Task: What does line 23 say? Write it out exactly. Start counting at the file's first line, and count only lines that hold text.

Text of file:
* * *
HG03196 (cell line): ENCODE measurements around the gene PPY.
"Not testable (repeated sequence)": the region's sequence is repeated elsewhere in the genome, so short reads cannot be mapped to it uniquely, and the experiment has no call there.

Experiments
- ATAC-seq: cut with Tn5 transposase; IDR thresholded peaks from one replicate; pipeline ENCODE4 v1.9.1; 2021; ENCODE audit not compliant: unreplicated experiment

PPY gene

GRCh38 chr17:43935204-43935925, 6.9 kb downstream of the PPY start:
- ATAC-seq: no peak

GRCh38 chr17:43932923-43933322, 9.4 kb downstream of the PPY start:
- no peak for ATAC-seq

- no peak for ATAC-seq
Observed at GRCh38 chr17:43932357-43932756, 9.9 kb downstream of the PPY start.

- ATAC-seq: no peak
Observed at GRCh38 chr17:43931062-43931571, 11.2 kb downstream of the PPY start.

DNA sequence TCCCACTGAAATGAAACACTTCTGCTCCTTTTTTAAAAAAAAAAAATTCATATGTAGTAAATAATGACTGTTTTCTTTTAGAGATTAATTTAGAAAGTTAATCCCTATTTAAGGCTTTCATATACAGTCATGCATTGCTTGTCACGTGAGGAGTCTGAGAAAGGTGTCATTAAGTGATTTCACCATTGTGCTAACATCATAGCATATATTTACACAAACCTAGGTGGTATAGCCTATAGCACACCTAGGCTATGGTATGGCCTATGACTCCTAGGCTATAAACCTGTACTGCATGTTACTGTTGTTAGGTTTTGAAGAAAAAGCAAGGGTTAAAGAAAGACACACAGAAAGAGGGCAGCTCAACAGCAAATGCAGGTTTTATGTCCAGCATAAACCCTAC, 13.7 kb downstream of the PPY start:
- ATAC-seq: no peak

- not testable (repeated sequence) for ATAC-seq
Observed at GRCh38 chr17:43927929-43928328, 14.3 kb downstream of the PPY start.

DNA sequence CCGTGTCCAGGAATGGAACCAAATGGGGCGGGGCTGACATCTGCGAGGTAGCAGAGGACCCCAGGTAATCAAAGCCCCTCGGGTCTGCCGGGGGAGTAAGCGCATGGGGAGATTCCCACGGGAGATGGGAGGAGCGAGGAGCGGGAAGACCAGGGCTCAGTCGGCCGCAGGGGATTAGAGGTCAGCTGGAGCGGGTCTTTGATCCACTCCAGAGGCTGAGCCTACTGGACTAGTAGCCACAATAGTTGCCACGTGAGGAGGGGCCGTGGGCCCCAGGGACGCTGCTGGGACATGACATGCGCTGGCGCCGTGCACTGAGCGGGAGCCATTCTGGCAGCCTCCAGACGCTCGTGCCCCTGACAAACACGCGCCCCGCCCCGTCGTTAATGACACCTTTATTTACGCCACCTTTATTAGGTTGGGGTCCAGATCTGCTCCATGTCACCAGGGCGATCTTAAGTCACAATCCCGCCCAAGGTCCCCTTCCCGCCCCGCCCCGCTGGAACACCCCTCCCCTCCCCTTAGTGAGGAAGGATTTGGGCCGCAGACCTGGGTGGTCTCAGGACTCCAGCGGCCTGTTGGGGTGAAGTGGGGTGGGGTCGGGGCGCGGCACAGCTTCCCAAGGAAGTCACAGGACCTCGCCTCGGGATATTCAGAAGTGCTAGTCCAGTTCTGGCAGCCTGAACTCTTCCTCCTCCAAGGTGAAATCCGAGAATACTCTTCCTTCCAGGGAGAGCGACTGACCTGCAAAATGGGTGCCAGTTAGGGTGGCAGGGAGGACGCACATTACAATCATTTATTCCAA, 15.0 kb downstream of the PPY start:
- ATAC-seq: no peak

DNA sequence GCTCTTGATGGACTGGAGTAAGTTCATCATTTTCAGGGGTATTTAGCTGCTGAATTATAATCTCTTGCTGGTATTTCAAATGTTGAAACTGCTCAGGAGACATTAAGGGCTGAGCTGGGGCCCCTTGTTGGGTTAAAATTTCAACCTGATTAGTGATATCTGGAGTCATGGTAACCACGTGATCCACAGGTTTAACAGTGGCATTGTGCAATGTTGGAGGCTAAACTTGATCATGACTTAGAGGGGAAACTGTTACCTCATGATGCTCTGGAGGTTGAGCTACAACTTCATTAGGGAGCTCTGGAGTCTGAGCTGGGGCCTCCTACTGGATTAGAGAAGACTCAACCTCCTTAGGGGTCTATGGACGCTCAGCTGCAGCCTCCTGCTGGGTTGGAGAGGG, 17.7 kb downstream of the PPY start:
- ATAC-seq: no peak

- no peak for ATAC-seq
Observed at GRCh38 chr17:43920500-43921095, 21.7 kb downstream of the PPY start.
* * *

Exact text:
Observed at GRCh38 chr17:43920500-43921095, 21.7 kb downstream of the PPY start.